Gus Malzahn nodded his head. “Yeah.”
He didn’t need to be reminded, but as it was just pointed out to him again, he is college football’s hurry-up, no-huddle guy. He agreed.
He wrote the book on it — quite literally.
“Right,” he nodded.
But his team isn’t using it very often these days.
“No. We’re not hurrying enough,” Malzahn acknowledged Tuesday, in his press conference at the Auburn athletics complex.
Auburn challenges No. 6 Georgia on Saturday at 6 p.m. in Sanford Stadium in Athens, Ga.
The Tigers are heading into that rivalry matchup on the heels of a 28-24 comeback win over Texas A&M last Saturday at home, which saw the Tigers charge back in the final minutes when a struggling Auburn offense came alive late for two two-minute-drill scoring drives, which flipped the script in the game and earned Auburn a thrilling win.
Tuesday, as Malzahn looked ahead to Georgia — the SEC East division winner bidding for a return to the College Football Playoffs — he seemed to know his Tigers offense was going to have to play more like that for more of the game if his team is going to have a puncher’s chance against the Bulldogs.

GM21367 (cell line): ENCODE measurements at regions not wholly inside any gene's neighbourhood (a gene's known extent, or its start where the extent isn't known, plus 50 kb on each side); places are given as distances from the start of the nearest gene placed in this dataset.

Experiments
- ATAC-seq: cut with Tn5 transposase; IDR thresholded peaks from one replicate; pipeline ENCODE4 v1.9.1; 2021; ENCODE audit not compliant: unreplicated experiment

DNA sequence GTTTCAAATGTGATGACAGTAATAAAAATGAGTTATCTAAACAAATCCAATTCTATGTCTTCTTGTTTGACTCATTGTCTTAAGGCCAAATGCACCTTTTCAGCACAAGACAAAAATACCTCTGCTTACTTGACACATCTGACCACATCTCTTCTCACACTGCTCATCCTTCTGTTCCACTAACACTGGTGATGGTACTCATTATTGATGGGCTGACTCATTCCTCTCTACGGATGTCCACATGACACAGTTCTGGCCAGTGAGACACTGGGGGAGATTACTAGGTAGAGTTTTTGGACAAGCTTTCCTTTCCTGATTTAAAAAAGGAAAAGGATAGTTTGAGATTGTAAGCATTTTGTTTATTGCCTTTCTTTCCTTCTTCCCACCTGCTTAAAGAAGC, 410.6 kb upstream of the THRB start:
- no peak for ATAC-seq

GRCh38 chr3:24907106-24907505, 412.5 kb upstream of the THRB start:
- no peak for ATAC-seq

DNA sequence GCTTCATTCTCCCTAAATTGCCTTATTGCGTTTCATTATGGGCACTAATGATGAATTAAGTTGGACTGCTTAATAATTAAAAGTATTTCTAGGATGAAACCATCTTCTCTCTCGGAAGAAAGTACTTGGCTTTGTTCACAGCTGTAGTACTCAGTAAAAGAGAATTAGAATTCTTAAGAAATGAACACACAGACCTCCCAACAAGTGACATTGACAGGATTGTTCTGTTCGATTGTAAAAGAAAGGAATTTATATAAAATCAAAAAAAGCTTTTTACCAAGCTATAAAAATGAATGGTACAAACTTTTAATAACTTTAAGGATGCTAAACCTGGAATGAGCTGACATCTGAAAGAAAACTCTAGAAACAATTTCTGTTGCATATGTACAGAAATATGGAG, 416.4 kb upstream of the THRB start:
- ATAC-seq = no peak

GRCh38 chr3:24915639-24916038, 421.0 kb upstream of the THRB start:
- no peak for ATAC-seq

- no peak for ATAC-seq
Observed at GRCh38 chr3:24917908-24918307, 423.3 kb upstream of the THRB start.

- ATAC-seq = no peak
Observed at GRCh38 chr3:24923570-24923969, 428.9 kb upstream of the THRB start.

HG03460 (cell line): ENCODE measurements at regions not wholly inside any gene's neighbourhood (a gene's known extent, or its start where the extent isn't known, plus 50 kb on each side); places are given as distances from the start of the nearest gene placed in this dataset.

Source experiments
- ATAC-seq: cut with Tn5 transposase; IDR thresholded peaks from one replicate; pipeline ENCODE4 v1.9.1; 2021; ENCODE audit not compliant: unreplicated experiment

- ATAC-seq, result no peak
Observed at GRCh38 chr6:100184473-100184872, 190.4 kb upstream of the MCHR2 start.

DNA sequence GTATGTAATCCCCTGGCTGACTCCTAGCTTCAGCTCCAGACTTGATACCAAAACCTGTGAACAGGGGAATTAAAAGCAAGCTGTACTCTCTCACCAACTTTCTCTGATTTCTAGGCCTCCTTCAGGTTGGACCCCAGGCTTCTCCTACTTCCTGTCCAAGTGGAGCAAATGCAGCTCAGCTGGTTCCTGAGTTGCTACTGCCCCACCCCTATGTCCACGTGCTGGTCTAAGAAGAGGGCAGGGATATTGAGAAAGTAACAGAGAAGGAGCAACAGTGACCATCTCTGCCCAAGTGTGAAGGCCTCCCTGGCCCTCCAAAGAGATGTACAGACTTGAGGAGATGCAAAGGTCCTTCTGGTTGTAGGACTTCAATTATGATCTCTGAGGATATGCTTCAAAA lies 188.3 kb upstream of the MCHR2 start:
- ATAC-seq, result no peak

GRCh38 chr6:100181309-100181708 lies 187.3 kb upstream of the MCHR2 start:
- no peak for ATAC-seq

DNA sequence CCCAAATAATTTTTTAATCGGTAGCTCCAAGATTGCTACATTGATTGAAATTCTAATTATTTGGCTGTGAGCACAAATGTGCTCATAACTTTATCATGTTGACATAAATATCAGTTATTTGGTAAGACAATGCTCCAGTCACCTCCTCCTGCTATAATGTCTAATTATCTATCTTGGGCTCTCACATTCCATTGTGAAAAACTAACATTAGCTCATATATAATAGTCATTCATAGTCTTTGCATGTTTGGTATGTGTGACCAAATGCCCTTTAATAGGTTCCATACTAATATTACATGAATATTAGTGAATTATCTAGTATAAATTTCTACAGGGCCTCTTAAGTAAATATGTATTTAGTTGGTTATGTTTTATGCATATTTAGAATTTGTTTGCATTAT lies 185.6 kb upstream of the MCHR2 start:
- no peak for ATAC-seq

And he fielded questions from the media about how Auburn found success when playing fast and up-tempo in the urgent moments at the end of last Saturday’s game against Texas A&M, but less as much in other stages of the contest.
“A lot of it has to do with, you’ve got to be successful,” Malzahn said, continuing his answer, when he was asked why his team isn’t pushing pace as often as his offenses have in the past.
“The worst thing you can do is go quick and go three-and-out,” he said, pointing to a fear of putting a tired defense back on the field after just a short rest.
“I’ll go back to our third downs, too,” he went on. “We’ve got to be better in that area.”
In short, it just isn’t so simple, in Malzahn’s mind.
Pushing pace and upping the game’s tempo became a topic of discussion in Auburn circles online early this week, after the Tigers’ offense zipped down the field for those two game-winning touchdowns last Saturday.